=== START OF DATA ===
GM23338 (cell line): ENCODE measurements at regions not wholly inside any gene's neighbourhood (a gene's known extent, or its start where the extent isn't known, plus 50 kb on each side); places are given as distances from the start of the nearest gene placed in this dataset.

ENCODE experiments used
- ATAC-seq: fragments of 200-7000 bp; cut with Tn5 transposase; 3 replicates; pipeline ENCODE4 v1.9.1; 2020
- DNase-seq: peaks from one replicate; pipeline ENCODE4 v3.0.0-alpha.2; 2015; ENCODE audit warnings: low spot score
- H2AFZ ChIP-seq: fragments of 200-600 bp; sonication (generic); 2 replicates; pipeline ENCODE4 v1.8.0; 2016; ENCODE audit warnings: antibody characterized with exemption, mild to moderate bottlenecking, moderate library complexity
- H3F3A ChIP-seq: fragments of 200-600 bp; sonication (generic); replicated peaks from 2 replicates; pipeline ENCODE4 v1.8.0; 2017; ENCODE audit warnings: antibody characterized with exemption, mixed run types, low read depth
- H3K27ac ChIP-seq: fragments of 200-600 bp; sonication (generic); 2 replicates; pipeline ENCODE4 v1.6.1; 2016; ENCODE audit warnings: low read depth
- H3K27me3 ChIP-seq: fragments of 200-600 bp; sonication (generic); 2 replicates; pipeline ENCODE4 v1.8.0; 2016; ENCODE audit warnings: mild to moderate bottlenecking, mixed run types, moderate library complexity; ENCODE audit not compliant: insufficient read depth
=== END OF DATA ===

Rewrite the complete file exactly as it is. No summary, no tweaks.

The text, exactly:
GM23338 (cell line): ENCODE measurements at regions not wholly inside any gene's neighbourhood (a gene's known extent, or its start where the extent isn't known, plus 50 kb on each side); places are given as distances from the start of the nearest gene placed in this dataset.

ENCODE experiments used
- ATAC-seq: fragments of 200-7000 bp; cut with Tn5 transposase; 3 replicates; pipeline ENCODE4 v1.9.1; 2020
- DNase-seq: peaks from one replicate; pipeline ENCODE4 v3.0.0-alpha.2; 2015; ENCODE audit warnings: low spot score
- H2AFZ ChIP-seq: fragments of 200-600 bp; sonication (generic); 2 replicates; pipeline ENCODE4 v1.8.0; 2016; ENCODE audit warnings: antibody characterized with exemption, mild to moderate bottlenecking, moderate library complexity
- H3F3A ChIP-seq: fragments of 200-600 bp; sonication (generic); replicated peaks from 2 replicates; pipeline ENCODE4 v1.8.0; 2017; ENCODE audit warnings: antibody characterized with exemption, mixed run types, low read depth
- H3K27ac ChIP-seq: fragments of 200-600 bp; sonication (generic); 2 replicates; pipeline ENCODE4 v1.6.1; 2016; ENCODE audit warnings: low read depth
- H3K27me3 ChIP-seq: fragments of 200-600 bp; sonication (generic); 2 replicates; pipeline ENCODE4 v1.8.0; 2016; ENCODE audit warnings: mild to moderate bottlenecking, mixed run types, moderate library complexity; ENCODE audit not compliant: insufficient read depth